Deep Work: Minimizing distraction to stay focused

As Clay’s DevOps Engineer I am an expert on hosting and software. Whether it’s an earth-shattering issue like an uninstalled framework or something of more impact like fixing vulnerabilities in the CPU’s, my technical knowledge is often needed.

When I started to get interrupted by the Bricks on a daily basis (on Slack, by e-mail and even during my beloved morning coffee) we realized there was an issue to attend to, there is only one of me, and I should take good care of myself.

I now have my very own consultation moment on Wednesday mornings.

Changes needed to be made and I decided ‘easy fixes’ could either wait until they get solved by themselves (like certain issues tend to do) or they could wait. I now have my very own consultation moment on Wednesday mornings. The remaining days are for Deep Work: Minimal distraction in order to spend time on cognitively demanding tasks.

This way of working enables me to schedule my week in a way that I am using my time the most productive. To ensure all categories get the attention it requires, my DevOps week is divided into ‘buckets’:

Schedule Niels

Work Process
The DevOps playing field can be roughly divided into 2 categories, CI/CD and Infrastructure(-as-code). To achieve the goals, DevOps must continuously research needed technologies, implement them and maintain them:

CI-CD Niels
Infrastructure Niels

While working on cross team projects it’s mandatory to have focus. Now I am able to dive into long periods of Deep Work.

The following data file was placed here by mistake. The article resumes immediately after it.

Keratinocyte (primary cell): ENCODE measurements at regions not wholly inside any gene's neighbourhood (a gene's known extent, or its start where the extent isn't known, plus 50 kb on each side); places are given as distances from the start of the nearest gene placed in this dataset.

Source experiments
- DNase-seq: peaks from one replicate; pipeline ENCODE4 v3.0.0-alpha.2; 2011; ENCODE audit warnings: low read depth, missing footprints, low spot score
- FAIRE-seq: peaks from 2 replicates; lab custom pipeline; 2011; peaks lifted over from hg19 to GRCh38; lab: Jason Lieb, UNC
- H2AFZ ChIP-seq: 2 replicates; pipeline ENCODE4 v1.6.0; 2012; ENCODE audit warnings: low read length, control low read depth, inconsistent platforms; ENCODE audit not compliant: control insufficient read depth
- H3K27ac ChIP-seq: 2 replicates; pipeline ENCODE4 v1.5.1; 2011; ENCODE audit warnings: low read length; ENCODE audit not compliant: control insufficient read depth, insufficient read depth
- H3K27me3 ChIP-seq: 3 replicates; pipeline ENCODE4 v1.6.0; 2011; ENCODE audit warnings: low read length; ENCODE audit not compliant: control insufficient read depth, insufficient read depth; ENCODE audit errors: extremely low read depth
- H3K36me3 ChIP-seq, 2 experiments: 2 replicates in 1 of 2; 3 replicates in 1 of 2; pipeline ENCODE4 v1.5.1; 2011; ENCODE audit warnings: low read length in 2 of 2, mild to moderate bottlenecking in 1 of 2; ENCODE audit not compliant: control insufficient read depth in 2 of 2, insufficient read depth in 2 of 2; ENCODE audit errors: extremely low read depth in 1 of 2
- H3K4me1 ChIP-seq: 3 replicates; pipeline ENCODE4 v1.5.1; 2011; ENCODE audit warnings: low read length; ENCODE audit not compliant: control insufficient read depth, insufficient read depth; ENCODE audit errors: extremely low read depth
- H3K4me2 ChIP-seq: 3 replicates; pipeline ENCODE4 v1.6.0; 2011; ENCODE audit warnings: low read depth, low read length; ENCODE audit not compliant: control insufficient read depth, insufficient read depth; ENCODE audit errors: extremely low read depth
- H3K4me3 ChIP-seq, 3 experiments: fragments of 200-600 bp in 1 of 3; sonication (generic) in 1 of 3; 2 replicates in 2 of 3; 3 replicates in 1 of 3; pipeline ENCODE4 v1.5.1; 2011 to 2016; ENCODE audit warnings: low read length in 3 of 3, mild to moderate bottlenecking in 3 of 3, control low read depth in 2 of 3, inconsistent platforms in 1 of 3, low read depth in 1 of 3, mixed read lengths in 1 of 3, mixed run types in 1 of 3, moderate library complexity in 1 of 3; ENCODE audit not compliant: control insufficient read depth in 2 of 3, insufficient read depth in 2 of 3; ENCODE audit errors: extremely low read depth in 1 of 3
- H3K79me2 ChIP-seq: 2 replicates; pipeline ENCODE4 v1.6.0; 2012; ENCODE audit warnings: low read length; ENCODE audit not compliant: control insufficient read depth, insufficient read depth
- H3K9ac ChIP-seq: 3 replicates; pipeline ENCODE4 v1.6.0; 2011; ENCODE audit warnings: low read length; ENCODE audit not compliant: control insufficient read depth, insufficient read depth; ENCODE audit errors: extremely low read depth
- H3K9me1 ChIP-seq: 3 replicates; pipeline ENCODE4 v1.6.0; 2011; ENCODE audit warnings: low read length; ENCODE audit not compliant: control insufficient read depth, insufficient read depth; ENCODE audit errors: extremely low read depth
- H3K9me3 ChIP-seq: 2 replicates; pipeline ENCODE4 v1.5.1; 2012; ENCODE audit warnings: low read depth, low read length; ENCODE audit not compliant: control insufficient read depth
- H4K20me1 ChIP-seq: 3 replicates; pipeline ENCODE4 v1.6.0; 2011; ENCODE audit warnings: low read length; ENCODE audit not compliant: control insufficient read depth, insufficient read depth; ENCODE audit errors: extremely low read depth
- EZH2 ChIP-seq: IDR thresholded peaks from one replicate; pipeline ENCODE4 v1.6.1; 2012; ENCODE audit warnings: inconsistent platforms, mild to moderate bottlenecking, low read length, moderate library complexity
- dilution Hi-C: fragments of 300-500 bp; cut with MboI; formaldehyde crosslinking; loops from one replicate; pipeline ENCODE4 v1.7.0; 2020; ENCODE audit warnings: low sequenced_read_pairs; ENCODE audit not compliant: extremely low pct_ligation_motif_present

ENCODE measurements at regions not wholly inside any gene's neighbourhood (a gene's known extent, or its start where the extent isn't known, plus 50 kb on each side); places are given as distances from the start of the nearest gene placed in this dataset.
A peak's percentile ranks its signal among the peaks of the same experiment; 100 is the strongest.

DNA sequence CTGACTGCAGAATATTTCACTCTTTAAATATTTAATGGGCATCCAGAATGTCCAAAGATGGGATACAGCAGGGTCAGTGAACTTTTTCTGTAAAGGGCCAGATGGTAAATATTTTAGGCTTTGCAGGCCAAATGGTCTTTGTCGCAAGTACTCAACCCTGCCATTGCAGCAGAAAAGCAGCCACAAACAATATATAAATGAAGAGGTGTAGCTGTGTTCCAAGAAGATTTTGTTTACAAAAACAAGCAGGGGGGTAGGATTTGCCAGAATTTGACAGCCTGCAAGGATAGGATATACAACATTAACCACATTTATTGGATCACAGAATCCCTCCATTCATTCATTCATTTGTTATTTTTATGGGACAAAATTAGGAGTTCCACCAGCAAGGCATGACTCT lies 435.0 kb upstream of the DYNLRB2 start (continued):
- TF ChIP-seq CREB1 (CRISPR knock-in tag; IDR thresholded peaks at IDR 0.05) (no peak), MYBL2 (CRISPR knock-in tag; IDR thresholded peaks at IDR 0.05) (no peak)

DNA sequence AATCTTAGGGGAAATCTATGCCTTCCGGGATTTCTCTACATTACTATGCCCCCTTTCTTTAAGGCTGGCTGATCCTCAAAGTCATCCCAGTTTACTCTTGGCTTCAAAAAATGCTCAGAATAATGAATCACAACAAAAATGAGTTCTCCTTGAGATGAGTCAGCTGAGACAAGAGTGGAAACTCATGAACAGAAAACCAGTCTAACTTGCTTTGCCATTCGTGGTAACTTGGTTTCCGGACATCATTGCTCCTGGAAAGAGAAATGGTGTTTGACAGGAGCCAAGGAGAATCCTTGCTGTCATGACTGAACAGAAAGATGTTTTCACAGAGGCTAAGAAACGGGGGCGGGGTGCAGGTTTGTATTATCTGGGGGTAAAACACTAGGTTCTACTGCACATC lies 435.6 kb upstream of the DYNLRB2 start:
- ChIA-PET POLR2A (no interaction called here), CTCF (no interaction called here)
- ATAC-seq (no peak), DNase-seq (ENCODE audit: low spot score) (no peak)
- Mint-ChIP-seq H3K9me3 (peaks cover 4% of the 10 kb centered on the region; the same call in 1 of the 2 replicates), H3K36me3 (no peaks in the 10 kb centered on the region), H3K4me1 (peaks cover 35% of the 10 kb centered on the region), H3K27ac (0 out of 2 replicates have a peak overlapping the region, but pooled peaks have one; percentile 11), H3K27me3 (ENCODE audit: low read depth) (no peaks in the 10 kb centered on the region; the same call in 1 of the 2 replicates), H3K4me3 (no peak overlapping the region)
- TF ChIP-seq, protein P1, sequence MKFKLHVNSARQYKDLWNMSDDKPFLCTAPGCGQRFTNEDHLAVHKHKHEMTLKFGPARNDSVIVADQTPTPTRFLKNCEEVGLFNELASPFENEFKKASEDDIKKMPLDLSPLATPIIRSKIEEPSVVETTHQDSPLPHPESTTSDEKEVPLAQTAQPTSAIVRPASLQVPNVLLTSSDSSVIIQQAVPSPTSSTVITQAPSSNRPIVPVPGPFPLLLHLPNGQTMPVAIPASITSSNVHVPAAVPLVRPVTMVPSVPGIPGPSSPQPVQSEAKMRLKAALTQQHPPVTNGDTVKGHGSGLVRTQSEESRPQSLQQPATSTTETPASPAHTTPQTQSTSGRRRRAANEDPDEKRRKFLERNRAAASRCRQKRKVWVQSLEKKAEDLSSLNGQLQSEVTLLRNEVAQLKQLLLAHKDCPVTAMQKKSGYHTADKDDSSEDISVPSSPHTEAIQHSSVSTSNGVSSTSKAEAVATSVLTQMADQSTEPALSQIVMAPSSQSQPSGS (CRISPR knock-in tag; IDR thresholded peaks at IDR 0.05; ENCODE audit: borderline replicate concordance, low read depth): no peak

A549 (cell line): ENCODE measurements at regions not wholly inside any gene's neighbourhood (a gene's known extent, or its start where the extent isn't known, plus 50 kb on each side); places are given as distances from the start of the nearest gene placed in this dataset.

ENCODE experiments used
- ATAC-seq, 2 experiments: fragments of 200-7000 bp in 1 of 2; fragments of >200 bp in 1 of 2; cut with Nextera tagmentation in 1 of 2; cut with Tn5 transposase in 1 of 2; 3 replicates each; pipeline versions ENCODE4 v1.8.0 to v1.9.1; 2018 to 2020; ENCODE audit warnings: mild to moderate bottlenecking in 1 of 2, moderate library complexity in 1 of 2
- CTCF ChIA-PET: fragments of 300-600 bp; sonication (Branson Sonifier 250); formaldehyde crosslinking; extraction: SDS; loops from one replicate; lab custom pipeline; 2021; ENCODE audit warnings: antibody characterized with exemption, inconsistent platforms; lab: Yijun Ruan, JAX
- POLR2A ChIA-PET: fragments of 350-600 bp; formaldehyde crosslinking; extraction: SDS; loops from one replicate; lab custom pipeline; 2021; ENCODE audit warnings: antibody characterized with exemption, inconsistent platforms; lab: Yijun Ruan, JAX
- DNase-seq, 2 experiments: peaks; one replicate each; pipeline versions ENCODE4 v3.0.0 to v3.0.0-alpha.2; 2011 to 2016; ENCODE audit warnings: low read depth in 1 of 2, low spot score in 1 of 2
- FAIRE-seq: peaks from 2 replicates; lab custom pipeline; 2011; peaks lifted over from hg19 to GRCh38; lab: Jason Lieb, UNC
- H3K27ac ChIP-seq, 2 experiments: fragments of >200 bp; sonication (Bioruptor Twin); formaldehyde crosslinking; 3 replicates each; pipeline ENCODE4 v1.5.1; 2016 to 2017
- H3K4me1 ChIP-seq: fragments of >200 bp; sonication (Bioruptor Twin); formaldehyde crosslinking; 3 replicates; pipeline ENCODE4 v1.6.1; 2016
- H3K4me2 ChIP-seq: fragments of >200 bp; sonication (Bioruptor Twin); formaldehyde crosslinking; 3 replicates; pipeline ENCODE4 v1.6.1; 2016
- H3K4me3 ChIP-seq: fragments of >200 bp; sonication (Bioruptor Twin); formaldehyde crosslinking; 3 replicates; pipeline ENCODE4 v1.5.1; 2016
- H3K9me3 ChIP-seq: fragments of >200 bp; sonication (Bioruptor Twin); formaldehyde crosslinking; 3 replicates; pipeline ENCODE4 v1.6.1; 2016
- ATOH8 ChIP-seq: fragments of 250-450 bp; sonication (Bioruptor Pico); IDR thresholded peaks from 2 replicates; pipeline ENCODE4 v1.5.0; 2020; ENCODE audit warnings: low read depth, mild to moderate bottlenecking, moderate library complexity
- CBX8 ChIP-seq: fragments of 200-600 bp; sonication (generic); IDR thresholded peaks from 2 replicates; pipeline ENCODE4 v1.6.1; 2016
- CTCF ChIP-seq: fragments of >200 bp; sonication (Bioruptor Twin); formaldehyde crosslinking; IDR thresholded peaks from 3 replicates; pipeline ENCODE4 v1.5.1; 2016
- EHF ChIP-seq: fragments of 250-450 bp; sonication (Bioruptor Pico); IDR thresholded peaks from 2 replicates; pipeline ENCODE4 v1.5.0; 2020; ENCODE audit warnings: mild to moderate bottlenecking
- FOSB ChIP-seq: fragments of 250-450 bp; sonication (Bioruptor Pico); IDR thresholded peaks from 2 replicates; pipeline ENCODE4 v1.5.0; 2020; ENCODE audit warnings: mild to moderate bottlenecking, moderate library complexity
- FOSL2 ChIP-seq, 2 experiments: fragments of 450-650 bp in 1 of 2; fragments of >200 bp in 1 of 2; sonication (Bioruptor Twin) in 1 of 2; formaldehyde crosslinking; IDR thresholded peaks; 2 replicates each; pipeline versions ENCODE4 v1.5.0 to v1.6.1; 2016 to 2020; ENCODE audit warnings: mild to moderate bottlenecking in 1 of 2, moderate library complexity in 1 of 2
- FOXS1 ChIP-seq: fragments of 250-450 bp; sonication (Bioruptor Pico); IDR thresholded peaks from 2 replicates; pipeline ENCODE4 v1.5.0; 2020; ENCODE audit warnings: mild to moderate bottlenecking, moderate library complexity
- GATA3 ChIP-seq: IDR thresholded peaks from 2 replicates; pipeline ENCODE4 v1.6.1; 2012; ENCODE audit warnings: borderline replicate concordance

This enables me to:

  • Deliver high quality output in less time

  • Improve my ability to focus

  • Achieve goals faster

  • Create the feeling of fulfillment

  • Experience a happier work life

Being able to practice Deep Work is a valuable skill these days. It can be very tough to hold on to your focus in the century of technology: There are distractions everywhere! You need to practice prioritizing issues in order of importance.

Because the Bricks know to wait for Wednesday mornings to come to me with their issues, they either:

  • Solve their own problems (hello Google!)

  • Schedule a coffee date with me, and turn up well prepared (with coffee)

If you treat every beep from your phone or e-mail with the same amount of focus, it could be you are in need of a new work routine.

Read more about the book that started the Deep Work movement by author and professor in Computer Science: Cal Newport, or read how DevOps is maintaining a steady infrastructure at Clay in our previous blog post!

Are you up for some Deep Work yourself? Take a look at Clay’s career page!